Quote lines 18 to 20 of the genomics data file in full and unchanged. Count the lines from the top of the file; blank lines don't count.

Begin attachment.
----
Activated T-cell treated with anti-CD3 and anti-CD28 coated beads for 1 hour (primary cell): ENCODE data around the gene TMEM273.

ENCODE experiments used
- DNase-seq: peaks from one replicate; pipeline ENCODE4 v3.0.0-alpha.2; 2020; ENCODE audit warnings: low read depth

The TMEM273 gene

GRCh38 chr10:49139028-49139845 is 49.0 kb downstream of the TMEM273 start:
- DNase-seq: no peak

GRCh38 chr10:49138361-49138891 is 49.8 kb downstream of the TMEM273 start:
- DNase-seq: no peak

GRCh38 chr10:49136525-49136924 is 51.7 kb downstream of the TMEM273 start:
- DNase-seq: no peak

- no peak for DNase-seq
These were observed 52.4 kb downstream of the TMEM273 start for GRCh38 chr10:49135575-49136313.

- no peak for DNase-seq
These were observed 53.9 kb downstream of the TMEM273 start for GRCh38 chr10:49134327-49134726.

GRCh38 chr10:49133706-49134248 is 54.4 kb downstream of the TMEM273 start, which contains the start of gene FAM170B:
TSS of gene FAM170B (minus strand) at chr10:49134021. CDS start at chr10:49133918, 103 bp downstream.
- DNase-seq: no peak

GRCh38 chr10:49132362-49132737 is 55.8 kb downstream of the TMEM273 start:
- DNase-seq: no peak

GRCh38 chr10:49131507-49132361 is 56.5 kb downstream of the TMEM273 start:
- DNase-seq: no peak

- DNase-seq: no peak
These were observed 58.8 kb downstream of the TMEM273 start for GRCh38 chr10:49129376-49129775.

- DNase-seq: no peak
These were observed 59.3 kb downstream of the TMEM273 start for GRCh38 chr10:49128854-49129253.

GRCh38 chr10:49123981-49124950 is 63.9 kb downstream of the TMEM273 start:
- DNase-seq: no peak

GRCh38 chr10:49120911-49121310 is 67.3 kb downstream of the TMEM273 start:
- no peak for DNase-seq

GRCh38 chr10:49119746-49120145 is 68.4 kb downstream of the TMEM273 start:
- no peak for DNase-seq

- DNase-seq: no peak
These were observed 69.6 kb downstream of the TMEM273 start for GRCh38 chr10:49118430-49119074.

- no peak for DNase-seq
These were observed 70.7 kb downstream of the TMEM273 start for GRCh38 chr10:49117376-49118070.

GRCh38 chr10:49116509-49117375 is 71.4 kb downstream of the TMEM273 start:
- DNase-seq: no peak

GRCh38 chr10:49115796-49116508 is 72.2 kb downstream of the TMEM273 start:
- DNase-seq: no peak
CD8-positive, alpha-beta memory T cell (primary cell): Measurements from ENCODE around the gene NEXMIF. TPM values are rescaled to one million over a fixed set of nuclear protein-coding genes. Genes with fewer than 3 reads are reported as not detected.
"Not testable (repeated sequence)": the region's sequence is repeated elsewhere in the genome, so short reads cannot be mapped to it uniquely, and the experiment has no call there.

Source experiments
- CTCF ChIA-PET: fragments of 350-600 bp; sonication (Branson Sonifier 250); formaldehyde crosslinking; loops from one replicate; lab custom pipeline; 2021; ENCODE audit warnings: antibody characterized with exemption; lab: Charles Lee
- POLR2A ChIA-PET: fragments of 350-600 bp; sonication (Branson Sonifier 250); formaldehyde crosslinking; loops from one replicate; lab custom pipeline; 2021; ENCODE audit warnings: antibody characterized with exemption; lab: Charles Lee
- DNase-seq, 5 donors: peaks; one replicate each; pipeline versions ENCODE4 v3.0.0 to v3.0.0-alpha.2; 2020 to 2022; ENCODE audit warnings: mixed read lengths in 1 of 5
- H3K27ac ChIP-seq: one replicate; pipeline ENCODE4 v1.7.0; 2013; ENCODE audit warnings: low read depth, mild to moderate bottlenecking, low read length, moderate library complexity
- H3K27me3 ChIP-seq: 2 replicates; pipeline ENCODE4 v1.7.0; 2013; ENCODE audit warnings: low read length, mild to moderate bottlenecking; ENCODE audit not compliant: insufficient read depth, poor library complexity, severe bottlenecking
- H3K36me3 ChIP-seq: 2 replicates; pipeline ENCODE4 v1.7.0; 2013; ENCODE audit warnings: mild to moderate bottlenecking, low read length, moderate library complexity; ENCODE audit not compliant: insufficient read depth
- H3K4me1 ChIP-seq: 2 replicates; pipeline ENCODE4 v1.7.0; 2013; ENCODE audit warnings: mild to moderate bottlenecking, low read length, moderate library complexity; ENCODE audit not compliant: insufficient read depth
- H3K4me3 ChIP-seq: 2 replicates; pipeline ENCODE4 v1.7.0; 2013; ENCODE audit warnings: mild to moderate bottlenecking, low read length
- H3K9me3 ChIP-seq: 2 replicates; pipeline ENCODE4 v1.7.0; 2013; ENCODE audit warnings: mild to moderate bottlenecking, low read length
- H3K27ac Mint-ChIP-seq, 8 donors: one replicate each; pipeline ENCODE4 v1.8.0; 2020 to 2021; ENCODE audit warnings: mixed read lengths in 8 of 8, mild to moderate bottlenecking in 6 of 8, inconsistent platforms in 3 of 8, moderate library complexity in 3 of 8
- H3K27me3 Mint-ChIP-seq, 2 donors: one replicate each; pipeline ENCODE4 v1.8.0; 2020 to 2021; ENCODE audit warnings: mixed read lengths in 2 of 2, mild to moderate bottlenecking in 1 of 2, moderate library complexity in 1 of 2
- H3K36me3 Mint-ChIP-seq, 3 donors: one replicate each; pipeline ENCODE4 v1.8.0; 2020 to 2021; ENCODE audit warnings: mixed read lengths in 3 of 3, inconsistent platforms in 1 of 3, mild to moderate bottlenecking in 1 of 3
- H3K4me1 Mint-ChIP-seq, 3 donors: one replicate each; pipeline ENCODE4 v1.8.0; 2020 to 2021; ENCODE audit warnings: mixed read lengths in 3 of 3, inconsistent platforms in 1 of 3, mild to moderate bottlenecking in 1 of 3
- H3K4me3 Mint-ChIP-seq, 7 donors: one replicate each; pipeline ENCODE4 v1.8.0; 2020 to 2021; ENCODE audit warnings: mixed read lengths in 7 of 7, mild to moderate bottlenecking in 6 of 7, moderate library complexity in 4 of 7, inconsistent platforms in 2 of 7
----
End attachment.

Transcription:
GRCh38 chr10:49132362-49132737 is 55.8 kb downstream of the TMEM273 start:
- DNase-seq: no peak

GRCh38 chr10:49131507-49132361 is 56.5 kb downstream of the TMEM273 start: